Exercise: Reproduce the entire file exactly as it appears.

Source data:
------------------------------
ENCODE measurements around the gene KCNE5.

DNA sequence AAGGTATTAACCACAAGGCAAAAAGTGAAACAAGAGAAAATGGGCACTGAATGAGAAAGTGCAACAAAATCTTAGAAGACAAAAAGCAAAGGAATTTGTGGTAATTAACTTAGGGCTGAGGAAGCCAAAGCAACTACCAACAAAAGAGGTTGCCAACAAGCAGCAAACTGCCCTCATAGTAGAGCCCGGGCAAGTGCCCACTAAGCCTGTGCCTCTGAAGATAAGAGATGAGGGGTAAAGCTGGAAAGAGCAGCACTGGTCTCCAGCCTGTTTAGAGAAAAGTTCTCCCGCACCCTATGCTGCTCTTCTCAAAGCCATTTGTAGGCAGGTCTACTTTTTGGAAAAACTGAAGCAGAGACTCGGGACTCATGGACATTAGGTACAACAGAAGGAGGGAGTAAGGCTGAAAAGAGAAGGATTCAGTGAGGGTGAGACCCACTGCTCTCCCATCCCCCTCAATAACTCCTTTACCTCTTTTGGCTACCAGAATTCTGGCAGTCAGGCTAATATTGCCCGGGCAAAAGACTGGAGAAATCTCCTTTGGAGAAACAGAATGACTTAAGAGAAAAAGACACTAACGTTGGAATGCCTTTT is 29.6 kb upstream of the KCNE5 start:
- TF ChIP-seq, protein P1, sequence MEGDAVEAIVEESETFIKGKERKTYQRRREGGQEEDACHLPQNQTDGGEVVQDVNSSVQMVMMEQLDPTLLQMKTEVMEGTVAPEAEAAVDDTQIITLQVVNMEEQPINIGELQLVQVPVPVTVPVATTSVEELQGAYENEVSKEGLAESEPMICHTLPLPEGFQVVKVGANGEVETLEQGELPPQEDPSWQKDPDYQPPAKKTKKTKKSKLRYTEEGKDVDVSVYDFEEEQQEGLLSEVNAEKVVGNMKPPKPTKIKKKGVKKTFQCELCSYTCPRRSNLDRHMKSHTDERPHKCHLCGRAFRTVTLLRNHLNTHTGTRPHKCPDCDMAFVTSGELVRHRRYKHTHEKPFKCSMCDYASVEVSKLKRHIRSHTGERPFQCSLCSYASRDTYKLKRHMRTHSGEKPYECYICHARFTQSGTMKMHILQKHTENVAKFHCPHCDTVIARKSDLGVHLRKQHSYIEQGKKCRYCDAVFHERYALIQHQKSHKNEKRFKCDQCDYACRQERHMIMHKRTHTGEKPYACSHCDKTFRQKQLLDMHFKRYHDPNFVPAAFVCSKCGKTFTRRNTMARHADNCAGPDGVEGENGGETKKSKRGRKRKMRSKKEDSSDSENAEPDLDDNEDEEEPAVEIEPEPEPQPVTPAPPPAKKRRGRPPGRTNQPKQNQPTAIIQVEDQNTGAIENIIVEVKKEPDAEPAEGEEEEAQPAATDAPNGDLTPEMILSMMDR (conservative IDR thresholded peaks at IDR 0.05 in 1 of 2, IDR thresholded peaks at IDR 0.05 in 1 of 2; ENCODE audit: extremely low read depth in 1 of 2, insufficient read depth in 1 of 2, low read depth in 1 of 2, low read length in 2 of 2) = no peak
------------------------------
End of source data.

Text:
ENCODE measurements around the gene KCNE5.

DNA sequence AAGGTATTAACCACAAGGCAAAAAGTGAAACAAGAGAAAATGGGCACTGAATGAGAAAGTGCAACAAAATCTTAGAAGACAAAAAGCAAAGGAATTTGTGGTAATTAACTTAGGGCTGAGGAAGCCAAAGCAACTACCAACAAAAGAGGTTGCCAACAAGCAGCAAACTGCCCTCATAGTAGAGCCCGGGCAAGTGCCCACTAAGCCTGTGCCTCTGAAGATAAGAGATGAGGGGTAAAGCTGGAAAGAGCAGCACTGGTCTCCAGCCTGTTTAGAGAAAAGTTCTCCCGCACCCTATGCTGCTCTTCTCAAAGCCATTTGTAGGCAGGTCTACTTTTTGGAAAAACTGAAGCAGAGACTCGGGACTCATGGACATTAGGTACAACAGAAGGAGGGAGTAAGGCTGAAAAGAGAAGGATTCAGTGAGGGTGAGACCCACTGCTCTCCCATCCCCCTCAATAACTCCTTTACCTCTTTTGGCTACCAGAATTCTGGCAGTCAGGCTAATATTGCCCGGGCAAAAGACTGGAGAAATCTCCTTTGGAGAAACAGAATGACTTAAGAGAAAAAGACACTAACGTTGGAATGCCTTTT is 29.6 kb upstream of the KCNE5 start:
- TF ChIP-seq, protein P1, sequence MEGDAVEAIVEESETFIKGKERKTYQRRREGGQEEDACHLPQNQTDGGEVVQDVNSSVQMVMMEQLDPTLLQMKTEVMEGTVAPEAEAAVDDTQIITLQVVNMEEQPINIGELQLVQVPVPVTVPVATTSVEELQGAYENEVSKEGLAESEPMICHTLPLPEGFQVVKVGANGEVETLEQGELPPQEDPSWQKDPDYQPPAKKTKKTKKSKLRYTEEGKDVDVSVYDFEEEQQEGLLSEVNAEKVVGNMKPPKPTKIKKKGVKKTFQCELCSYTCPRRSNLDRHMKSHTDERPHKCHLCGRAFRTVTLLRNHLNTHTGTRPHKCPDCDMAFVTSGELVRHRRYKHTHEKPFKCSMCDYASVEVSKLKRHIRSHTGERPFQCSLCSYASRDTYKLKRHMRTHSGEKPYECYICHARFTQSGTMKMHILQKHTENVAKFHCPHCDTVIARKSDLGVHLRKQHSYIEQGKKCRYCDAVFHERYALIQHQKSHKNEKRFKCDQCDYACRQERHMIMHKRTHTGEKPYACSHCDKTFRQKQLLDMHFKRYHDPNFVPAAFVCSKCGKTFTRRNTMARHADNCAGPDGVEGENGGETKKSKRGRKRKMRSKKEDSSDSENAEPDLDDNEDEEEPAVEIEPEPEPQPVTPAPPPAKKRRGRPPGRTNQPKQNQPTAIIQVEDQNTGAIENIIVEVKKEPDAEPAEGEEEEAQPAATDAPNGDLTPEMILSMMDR (conservative IDR thresholded peaks at IDR 0.05 in 1 of 2, IDR thresholded peaks at IDR 0.05 in 1 of 2; ENCODE audit: extremely low read depth in 1 of 2, insufficient read depth in 1 of 2, low read depth in 1 of 2, low read length in 2 of 2) = no peak